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How to play Canadian Checkers?

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Canadian checkers, also known as Canadian draughts, is a variant of the traditional game of checkers that is popular in Canada and some other parts of the world. The game may look intimidating because it's one of the largest Checkers variants but the rules are the same as International Draughts applied to a 12x12 board. Brazilian Draughts has the same rules as Canadian and International Draughts but is played on an 8x8 board. In this article, we will take a look at the rules of Canadian checkers.

Board and Setup

The board for Canadian checkers is similar to a standard checkers board but with 144 squares arranged in an 12x12 grid. The game is played on the dark squares of the board and oriented so that the bottom right corners are dark squares. Each player starts with 20 pieces, which are placed on the dark squares of the first three rows on their side of the board.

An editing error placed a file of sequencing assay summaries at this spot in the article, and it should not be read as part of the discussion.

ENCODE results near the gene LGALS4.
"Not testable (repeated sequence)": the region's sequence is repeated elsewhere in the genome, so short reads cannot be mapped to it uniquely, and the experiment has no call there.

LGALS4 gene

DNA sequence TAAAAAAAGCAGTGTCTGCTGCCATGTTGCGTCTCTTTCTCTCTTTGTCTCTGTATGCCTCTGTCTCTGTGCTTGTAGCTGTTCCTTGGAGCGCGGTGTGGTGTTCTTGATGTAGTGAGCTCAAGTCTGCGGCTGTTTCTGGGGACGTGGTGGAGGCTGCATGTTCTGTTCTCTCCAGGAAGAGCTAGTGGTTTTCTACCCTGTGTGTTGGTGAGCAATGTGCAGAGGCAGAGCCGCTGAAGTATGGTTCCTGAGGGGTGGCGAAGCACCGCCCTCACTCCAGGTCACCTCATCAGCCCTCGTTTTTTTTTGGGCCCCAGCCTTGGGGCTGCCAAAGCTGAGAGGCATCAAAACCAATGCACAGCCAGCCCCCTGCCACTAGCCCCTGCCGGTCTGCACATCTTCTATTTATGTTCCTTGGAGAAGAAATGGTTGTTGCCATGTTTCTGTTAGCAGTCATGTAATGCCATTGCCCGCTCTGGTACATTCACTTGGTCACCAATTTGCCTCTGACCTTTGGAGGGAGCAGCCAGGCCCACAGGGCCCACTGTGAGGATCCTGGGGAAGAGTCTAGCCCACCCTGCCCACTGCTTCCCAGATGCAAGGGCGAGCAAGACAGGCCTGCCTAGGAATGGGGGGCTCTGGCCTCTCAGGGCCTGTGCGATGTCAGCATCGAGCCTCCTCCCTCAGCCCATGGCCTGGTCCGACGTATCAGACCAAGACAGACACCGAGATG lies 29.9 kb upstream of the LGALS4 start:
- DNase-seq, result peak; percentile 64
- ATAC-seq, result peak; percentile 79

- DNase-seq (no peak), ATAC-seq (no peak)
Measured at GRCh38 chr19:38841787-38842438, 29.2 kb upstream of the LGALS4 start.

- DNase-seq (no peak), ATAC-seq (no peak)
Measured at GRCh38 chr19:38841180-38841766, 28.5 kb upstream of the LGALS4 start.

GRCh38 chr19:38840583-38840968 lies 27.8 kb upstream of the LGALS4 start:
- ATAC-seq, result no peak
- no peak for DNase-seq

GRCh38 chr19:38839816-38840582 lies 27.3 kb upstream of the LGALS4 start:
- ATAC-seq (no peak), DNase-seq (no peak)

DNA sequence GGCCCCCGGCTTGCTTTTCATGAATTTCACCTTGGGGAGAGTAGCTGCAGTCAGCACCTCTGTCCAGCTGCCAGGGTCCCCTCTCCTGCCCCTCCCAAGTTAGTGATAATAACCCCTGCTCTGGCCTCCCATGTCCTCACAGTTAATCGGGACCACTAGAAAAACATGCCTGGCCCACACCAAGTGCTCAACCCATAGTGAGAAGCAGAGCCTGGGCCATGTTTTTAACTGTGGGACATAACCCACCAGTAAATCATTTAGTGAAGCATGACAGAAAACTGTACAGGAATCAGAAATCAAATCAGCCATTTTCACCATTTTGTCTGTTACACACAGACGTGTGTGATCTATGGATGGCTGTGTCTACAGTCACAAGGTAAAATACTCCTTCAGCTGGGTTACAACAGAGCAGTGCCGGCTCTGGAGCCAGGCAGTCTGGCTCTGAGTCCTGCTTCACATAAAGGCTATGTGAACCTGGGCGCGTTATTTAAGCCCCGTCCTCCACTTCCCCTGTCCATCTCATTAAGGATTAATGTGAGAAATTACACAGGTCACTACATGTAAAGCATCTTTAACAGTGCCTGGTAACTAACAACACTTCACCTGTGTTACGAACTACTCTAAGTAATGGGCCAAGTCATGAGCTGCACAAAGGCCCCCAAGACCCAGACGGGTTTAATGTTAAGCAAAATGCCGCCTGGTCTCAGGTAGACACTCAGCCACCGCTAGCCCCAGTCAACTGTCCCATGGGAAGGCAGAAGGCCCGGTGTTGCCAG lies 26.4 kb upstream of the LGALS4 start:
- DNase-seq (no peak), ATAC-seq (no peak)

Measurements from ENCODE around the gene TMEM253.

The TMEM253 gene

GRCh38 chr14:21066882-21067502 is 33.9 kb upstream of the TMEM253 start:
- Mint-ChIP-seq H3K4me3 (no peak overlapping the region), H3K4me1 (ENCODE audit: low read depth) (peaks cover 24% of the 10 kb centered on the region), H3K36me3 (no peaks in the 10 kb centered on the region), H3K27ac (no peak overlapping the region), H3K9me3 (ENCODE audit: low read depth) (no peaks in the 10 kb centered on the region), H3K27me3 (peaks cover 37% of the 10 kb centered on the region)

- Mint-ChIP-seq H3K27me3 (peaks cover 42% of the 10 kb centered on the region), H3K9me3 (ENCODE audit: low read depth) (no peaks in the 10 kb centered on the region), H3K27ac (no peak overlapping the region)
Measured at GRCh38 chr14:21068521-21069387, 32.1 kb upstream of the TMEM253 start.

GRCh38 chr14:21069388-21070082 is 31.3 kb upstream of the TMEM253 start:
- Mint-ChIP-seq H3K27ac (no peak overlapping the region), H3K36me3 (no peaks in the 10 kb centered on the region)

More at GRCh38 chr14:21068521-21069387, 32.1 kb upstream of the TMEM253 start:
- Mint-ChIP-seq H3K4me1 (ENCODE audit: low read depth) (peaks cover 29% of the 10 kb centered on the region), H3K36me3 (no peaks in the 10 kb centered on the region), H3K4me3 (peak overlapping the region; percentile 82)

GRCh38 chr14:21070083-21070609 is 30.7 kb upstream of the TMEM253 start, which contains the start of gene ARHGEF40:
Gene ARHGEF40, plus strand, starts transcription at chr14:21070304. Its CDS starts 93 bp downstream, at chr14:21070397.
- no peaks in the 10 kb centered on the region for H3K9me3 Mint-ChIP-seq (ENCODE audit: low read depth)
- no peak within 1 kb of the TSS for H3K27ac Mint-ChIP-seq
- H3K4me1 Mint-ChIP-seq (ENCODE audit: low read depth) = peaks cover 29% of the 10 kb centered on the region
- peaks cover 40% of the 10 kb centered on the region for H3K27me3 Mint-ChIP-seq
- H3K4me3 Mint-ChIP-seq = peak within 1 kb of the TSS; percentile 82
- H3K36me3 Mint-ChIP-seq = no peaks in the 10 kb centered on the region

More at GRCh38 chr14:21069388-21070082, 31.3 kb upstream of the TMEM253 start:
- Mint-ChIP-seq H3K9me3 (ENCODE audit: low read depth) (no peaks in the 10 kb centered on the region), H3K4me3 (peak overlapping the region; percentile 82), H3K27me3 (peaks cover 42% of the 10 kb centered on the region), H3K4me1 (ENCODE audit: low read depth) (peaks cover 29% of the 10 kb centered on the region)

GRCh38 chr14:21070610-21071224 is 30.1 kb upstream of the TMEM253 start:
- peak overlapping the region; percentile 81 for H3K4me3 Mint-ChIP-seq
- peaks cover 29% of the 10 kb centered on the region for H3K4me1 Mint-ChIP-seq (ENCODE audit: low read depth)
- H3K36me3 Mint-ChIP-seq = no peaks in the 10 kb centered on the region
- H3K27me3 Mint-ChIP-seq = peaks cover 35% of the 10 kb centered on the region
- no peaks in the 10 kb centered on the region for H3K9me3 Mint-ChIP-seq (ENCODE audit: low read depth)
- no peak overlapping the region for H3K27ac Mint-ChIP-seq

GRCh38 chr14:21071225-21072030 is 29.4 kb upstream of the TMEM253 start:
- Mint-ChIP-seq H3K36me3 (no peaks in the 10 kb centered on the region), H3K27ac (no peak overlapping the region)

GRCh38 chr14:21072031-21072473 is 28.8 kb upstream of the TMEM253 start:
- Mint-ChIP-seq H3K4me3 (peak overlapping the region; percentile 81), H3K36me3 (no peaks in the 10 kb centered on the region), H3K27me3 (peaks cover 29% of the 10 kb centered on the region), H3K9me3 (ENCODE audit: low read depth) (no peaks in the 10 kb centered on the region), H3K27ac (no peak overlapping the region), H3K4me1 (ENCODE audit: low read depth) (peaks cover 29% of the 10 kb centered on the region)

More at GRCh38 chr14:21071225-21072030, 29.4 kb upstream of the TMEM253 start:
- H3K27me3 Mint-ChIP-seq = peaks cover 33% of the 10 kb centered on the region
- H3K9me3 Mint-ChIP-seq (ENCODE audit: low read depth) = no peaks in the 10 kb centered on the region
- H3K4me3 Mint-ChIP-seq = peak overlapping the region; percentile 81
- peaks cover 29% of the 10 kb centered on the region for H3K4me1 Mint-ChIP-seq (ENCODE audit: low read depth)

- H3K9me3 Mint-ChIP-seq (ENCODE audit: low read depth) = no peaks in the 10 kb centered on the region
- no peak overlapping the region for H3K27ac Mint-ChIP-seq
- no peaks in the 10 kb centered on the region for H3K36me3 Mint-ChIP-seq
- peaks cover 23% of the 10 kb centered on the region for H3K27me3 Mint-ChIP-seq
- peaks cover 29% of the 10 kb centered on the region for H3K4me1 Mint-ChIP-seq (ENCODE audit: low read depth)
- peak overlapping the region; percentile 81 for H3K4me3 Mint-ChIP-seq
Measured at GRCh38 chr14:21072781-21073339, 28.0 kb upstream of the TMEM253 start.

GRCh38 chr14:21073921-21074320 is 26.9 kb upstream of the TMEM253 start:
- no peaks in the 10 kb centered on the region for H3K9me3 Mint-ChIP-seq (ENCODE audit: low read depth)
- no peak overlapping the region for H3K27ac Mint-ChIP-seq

In Canadian checkers, pieces move diagonally, one square at a time. If a player's piece reaches the opposite end of the board, it becomes a "king" and gains the ability to move both forward and backward on the diagonal.


Capturing is an important aspect of Canadian checkers. When a player's piece lands on a square adjacent to an opponent's piece, and there is an empty square on the other side, the player must "jump" over the opponent's piece and capture it. If there are multiple captures available, the player must choose the one that captures the most pieces. If a player can make a capture, they must do so. If a player's piece lands on the last row of the board and there is an opponent's piece on the adjacent square, the player can choose to "crown" their piece by promoting it to a king, or they can continue moving without crowning the piece. If a player's piece is captured, it is removed from the board.

Winning the Game

A player wins the game by capturing all of their opponent's pieces, or by putting their opponent in a position where they cannot make a move.


In Canadian checkers, a draw occurs when the same position occurs three times with the same player to move, or when a player has no pieces left on the board, but their opponent cannot capture their last piece.